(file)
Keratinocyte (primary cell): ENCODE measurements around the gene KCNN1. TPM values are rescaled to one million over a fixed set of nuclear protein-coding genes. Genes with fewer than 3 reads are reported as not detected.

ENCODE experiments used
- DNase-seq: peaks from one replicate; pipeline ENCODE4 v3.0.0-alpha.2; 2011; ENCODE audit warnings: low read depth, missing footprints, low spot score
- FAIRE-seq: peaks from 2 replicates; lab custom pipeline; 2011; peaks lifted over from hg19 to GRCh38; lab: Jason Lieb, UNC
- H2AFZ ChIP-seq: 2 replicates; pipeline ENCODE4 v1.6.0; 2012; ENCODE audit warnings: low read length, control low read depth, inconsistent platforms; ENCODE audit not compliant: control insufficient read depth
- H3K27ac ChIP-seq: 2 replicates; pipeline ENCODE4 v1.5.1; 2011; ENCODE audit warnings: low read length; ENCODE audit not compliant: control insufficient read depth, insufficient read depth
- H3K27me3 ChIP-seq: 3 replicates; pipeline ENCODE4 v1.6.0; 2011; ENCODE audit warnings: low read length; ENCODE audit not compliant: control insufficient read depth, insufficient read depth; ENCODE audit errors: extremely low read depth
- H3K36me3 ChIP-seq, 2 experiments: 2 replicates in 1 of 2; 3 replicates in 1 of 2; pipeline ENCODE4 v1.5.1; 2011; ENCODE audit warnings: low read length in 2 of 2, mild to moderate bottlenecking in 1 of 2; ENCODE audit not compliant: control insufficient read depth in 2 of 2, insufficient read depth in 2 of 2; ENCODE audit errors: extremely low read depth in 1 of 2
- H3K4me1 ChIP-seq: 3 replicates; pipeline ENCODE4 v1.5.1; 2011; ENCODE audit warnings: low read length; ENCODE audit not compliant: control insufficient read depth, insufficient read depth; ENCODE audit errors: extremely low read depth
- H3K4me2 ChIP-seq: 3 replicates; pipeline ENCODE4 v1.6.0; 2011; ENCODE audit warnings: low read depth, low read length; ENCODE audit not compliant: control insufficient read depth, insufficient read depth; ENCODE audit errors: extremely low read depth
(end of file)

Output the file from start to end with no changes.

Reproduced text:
Keratinocyte (primary cell): ENCODE measurements around the gene KCNN1. TPM values are rescaled to one million over a fixed set of nuclear protein-coding genes. Genes with fewer than 3 reads are reported as not detected.

ENCODE experiments used
- DNase-seq: peaks from one replicate; pipeline ENCODE4 v3.0.0-alpha.2; 2011; ENCODE audit warnings: low read depth, missing footprints, low spot score
- FAIRE-seq: peaks from 2 replicates; lab custom pipeline; 2011; peaks lifted over from hg19 to GRCh38; lab: Jason Lieb, UNC
- H2AFZ ChIP-seq: 2 replicates; pipeline ENCODE4 v1.6.0; 2012; ENCODE audit warnings: low read length, control low read depth, inconsistent platforms; ENCODE audit not compliant: control insufficient read depth
- H3K27ac ChIP-seq: 2 replicates; pipeline ENCODE4 v1.5.1; 2011; ENCODE audit warnings: low read length; ENCODE audit not compliant: control insufficient read depth, insufficient read depth
- H3K27me3 ChIP-seq: 3 replicates; pipeline ENCODE4 v1.6.0; 2011; ENCODE audit warnings: low read length; ENCODE audit not compliant: control insufficient read depth, insufficient read depth; ENCODE audit errors: extremely low read depth
- H3K36me3 ChIP-seq, 2 experiments: 2 replicates in 1 of 2; 3 replicates in 1 of 2; pipeline ENCODE4 v1.5.1; 2011; ENCODE audit warnings: low read length in 2 of 2, mild to moderate bottlenecking in 1 of 2; ENCODE audit not compliant: control insufficient read depth in 2 of 2, insufficient read depth in 2 of 2; ENCODE audit errors: extremely low read depth in 1 of 2
- H3K4me1 ChIP-seq: 3 replicates; pipeline ENCODE4 v1.5.1; 2011; ENCODE audit warnings: low read length; ENCODE audit not compliant: control insufficient read depth, insufficient read depth; ENCODE audit errors: extremely low read depth
- H3K4me2 ChIP-seq: 3 replicates; pipeline ENCODE4 v1.6.0; 2011; ENCODE audit warnings: low read depth, low read length; ENCODE audit not compliant: control insufficient read depth, insufficient read depth; ENCODE audit errors: extremely low read depth